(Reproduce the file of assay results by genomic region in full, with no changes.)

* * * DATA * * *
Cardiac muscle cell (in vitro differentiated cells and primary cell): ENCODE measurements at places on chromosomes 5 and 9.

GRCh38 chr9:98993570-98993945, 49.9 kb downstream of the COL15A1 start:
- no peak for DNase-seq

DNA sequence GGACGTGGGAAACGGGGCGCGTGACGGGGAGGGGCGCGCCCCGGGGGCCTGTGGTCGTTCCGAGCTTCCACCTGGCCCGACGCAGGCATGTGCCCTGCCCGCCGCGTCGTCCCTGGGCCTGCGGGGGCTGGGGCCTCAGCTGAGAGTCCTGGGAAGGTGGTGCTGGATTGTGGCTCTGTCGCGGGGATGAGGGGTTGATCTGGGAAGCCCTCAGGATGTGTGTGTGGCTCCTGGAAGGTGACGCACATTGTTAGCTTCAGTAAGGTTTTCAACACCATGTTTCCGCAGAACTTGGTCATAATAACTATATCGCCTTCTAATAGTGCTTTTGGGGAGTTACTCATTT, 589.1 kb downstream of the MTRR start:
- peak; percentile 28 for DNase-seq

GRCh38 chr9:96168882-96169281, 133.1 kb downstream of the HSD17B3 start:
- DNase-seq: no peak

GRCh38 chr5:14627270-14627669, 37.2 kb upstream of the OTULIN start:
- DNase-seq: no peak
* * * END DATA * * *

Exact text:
Cardiac muscle cell (in vitro differentiated cells and primary cell): ENCODE measurements at places on chromosomes 5 and 9.

GRCh38 chr9:98993570-98993945, 49.9 kb downstream of the COL15A1 start:
- no peak for DNase-seq

DNA sequence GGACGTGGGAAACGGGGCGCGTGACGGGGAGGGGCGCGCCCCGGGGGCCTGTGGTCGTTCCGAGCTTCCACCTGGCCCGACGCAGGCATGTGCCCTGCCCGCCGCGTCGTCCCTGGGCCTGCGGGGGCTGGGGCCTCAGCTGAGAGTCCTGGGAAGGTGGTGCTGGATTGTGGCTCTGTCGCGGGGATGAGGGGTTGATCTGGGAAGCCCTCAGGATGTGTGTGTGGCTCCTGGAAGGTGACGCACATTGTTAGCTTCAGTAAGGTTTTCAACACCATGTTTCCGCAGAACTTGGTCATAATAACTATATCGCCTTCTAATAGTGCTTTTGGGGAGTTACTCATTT, 589.1 kb downstream of the MTRR start:
- peak; percentile 28 for DNase-seq

GRCh38 chr9:96168882-96169281, 133.1 kb downstream of the HSD17B3 start:
- DNase-seq: no peak

GRCh38 chr5:14627270-14627669, 37.2 kb upstream of the OTULIN start:
- DNase-seq: no peak